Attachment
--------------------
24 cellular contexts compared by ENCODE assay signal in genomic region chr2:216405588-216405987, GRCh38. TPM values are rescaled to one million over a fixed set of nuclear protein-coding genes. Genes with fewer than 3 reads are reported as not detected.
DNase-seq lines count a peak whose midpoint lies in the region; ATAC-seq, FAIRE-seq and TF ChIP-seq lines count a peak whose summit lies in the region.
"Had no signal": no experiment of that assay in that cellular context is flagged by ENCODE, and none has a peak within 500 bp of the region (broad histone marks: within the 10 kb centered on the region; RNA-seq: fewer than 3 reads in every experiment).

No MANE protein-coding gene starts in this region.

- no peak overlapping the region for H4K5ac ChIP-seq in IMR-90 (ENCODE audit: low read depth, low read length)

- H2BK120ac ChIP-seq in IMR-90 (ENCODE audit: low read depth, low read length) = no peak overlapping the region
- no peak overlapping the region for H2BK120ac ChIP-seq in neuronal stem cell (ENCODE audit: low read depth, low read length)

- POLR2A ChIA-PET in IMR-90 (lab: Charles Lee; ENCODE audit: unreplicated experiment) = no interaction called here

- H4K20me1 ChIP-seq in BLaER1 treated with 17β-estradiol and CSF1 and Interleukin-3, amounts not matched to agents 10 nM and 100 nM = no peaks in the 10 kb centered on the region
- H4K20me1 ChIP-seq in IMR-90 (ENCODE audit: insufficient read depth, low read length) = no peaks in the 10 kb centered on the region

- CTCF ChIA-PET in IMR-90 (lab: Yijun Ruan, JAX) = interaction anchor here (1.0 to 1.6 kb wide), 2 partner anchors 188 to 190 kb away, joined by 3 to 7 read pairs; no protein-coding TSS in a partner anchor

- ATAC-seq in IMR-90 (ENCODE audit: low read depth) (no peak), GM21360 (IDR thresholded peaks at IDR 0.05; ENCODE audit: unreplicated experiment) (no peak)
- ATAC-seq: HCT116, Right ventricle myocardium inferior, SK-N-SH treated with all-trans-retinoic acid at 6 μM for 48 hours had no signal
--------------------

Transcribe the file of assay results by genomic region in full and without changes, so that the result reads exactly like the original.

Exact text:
24 cellular contexts compared by ENCODE assay signal in genomic region chr2:216405588-216405987, GRCh38. TPM values are rescaled to one million over a fixed set of nuclear protein-coding genes. Genes with fewer than 3 reads are reported as not detected.
DNase-seq lines count a peak whose midpoint lies in the region; ATAC-seq, FAIRE-seq and TF ChIP-seq lines count a peak whose summit lies in the region.
"Had no signal": no experiment of that assay in that cellular context is flagged by ENCODE, and none has a peak within 500 bp of the region (broad histone marks: within the 10 kb centered on the region; RNA-seq: fewer than 3 reads in every experiment).

No MANE protein-coding gene starts in this region.

- no peak overlapping the region for H4K5ac ChIP-seq in IMR-90 (ENCODE audit: low read depth, low read length)

- H2BK120ac ChIP-seq in IMR-90 (ENCODE audit: low read depth, low read length) = no peak overlapping the region
- no peak overlapping the region for H2BK120ac ChIP-seq in neuronal stem cell (ENCODE audit: low read depth, low read length)

- POLR2A ChIA-PET in IMR-90 (lab: Charles Lee; ENCODE audit: unreplicated experiment) = no interaction called here

- H4K20me1 ChIP-seq in BLaER1 treated with 17β-estradiol and CSF1 and Interleukin-3, amounts not matched to agents 10 nM and 100 nM = no peaks in the 10 kb centered on the region
- H4K20me1 ChIP-seq in IMR-90 (ENCODE audit: insufficient read depth, low read length) = no peaks in the 10 kb centered on the region

- CTCF ChIA-PET in IMR-90 (lab: Yijun Ruan, JAX) = interaction anchor here (1.0 to 1.6 kb wide), 2 partner anchors 188 to 190 kb away, joined by 3 to 7 read pairs; no protein-coding TSS in a partner anchor

- ATAC-seq in IMR-90 (ENCODE audit: low read depth) (no peak), GM21360 (IDR thresholded peaks at IDR 0.05; ENCODE audit: unreplicated experiment) (no peak)
- ATAC-seq: HCT116, Right ventricle myocardium inferior, SK-N-SH treated with all-trans-retinoic acid at 6 μM for 48 hours had no signal